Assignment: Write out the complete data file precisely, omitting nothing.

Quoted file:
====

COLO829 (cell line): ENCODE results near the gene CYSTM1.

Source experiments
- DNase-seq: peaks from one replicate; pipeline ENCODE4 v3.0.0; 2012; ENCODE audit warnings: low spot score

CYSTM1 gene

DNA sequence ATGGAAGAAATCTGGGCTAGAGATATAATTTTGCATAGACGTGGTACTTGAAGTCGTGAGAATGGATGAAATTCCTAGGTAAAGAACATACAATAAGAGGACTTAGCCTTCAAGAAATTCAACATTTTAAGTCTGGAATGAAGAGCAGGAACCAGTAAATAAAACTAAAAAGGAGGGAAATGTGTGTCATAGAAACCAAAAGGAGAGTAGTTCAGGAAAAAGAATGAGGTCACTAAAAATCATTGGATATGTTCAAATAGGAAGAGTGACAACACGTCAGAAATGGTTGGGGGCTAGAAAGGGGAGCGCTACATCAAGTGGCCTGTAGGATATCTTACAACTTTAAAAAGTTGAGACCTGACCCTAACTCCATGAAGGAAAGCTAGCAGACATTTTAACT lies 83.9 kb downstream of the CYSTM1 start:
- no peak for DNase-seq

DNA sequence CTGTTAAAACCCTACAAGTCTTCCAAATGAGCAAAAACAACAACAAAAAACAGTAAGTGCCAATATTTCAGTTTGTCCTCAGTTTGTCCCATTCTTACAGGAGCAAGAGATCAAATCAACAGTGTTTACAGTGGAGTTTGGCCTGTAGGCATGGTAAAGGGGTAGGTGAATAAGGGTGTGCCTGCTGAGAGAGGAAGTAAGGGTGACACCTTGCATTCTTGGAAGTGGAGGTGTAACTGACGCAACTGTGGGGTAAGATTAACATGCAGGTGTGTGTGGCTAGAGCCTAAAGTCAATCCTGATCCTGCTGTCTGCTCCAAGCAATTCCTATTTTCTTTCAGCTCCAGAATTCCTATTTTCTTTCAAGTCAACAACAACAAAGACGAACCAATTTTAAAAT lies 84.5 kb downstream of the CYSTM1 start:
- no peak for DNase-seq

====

COLO829 (cell line): ENCODE results near the gene CYSTM1.

Source experiments
- DNase-seq: peaks from one replicate; pipeline ENCODE4 v3.0.0; 2012; ENCODE audit warnings: low spot score

CYSTM1 gene

DNA sequence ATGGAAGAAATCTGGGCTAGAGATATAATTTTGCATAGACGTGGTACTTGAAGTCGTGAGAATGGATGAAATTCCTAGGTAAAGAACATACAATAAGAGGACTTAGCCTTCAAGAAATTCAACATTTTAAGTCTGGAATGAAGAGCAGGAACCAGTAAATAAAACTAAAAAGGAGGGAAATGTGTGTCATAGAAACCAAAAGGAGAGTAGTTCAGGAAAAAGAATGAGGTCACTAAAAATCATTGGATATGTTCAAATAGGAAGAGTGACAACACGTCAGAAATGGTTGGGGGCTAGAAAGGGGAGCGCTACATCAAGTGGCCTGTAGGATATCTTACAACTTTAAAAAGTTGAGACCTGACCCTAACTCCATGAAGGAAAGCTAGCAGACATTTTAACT lies 83.9 kb downstream of the CYSTM1 start:
- no peak for DNase-seq

DNA sequence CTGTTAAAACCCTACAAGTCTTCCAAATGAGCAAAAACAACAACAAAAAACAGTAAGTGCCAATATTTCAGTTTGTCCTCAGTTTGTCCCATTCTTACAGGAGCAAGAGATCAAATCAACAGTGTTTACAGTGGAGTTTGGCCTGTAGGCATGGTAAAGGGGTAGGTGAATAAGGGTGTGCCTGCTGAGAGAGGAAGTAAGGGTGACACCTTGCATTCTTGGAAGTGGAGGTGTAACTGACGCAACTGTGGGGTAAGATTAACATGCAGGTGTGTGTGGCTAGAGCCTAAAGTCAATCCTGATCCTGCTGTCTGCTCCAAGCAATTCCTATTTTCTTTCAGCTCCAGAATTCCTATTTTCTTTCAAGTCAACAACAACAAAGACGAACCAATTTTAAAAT lies 84.5 kb downstream of the CYSTM1 start:
- no peak for DNase-seq